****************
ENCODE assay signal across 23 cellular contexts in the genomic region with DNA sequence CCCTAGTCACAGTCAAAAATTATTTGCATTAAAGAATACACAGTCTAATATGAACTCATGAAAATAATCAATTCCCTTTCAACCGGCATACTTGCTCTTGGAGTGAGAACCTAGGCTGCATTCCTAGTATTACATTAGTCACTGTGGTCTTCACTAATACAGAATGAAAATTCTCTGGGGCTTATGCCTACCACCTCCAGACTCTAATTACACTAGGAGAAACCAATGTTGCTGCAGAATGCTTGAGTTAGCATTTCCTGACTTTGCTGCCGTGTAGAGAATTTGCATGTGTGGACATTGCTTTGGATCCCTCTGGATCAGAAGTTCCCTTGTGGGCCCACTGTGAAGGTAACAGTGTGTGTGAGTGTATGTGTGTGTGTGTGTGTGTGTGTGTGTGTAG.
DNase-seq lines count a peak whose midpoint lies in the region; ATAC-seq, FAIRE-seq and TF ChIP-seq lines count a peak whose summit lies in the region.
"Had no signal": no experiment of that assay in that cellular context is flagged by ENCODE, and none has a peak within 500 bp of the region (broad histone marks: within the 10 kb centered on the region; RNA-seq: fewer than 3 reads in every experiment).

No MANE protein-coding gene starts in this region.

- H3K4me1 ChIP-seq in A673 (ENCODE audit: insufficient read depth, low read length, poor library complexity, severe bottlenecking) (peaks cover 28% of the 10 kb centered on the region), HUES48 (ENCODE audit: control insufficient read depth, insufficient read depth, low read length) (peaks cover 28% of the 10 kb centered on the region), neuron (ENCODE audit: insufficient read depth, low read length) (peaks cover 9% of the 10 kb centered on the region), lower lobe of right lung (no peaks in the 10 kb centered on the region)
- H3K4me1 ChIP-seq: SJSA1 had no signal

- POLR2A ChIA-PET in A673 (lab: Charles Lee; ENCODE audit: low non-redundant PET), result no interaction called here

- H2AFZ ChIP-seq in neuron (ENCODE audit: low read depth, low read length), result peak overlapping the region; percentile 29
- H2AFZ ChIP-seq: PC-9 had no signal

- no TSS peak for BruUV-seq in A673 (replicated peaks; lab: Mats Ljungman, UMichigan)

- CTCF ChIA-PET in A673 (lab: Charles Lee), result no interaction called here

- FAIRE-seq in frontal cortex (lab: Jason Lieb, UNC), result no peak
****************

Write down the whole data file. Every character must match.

ENCODE assay signal across 23 cellular contexts in the genomic region with DNA sequence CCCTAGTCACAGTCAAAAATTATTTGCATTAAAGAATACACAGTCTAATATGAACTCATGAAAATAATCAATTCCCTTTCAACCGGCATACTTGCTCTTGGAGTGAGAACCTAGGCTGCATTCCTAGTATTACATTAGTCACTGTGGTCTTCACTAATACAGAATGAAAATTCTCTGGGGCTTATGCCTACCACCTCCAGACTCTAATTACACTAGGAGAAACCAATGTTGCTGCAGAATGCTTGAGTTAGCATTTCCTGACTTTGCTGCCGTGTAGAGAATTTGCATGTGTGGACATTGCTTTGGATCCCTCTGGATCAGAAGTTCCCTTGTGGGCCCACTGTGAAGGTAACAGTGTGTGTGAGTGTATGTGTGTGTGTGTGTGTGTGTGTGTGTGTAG.
DNase-seq lines count a peak whose midpoint lies in the region; ATAC-seq, FAIRE-seq and TF ChIP-seq lines count a peak whose summit lies in the region.
"Had no signal": no experiment of that assay in that cellular context is flagged by ENCODE, and none has a peak within 500 bp of the region (broad histone marks: within the 10 kb centered on the region; RNA-seq: fewer than 3 reads in every experiment).

No MANE protein-coding gene starts in this region.

- H3K4me1 ChIP-seq in A673 (ENCODE audit: insufficient read depth, low read length, poor library complexity, severe bottlenecking) (peaks cover 28% of the 10 kb centered on the region), HUES48 (ENCODE audit: control insufficient read depth, insufficient read depth, low read length) (peaks cover 28% of the 10 kb centered on the region), neuron (ENCODE audit: insufficient read depth, low read length) (peaks cover 9% of the 10 kb centered on the region), lower lobe of right lung (no peaks in the 10 kb centered on the region)
- H3K4me1 ChIP-seq: SJSA1 had no signal

- POLR2A ChIA-PET in A673 (lab: Charles Lee; ENCODE audit: low non-redundant PET), result no interaction called here

- H2AFZ ChIP-seq in neuron (ENCODE audit: low read depth, low read length), result peak overlapping the region; percentile 29
- H2AFZ ChIP-seq: PC-9 had no signal

- no TSS peak for BruUV-seq in A673 (replicated peaks; lab: Mats Ljungman, UMichigan)

- CTCF ChIA-PET in A673 (lab: Charles Lee), result no interaction called here

- FAIRE-seq in frontal cortex (lab: Jason Lieb, UNC), result no peak